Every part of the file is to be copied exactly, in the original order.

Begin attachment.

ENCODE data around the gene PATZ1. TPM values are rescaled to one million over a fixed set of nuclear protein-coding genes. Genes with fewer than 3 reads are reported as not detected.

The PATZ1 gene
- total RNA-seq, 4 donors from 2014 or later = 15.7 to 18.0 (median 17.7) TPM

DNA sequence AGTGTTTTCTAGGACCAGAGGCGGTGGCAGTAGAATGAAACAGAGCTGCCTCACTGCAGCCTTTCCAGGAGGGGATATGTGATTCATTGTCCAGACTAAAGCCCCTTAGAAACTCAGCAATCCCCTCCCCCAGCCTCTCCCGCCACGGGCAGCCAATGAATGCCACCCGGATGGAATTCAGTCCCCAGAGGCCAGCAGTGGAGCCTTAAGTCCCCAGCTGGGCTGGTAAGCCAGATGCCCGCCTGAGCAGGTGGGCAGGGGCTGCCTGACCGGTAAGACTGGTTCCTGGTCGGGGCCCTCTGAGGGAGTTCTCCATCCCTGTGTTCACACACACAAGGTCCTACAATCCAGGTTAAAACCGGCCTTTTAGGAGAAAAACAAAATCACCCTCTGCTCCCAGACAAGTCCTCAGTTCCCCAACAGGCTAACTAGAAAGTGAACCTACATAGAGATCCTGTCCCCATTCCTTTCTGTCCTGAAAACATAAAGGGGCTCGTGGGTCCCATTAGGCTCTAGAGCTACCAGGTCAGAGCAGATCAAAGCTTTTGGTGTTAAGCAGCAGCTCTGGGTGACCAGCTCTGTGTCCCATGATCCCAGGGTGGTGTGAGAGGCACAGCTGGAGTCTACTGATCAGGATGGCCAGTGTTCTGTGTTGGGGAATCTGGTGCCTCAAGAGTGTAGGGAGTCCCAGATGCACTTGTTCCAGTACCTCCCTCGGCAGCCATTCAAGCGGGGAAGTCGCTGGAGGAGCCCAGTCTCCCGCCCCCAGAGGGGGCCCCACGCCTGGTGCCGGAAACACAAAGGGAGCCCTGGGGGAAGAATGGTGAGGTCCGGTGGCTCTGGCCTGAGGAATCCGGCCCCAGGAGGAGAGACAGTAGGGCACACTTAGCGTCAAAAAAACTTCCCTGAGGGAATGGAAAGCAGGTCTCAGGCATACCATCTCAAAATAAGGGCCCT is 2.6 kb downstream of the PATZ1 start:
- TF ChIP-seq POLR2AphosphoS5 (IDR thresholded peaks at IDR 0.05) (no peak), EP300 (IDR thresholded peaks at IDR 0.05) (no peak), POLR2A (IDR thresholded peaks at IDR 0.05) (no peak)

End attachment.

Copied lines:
ENCODE data around the gene PATZ1. TPM values are rescaled to one million over a fixed set of nuclear protein-coding genes. Genes with fewer than 3 reads are reported as not detected.

The PATZ1 gene
- total RNA-seq, 4 donors from 2014 or later = 15.7 to 18.0 (median 17.7) TPM

DNA sequence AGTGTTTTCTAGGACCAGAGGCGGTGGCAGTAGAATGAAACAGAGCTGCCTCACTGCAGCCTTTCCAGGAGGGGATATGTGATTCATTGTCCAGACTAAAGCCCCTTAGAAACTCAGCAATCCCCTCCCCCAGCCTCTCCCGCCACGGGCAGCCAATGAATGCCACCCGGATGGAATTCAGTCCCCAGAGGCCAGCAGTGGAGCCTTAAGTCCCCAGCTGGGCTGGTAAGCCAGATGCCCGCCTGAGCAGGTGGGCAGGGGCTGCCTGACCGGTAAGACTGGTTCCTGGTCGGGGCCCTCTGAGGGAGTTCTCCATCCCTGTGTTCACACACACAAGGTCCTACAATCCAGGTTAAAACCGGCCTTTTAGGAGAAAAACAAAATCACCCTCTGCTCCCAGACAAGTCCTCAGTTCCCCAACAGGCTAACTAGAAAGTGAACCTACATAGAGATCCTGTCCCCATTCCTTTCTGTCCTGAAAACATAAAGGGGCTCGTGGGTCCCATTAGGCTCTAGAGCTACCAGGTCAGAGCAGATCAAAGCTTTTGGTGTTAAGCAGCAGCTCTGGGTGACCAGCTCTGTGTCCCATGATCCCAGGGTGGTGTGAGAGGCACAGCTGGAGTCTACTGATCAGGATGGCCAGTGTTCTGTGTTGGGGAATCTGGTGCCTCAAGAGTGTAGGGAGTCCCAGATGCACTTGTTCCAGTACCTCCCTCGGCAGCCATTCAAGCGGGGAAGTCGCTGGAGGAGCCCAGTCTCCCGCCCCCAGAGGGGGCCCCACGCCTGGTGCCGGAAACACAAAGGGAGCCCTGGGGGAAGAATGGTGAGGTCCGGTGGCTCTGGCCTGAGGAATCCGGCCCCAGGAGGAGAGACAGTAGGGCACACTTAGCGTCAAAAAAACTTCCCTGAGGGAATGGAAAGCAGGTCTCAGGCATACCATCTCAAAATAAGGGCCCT is 2.6 kb downstream of the PATZ1 start:
- TF ChIP-seq POLR2AphosphoS5 (IDR thresholded peaks at IDR 0.05) (no peak), EP300 (IDR thresholded peaks at IDR 0.05) (no peak), POLR2A (IDR thresholded peaks at IDR 0.05) (no peak)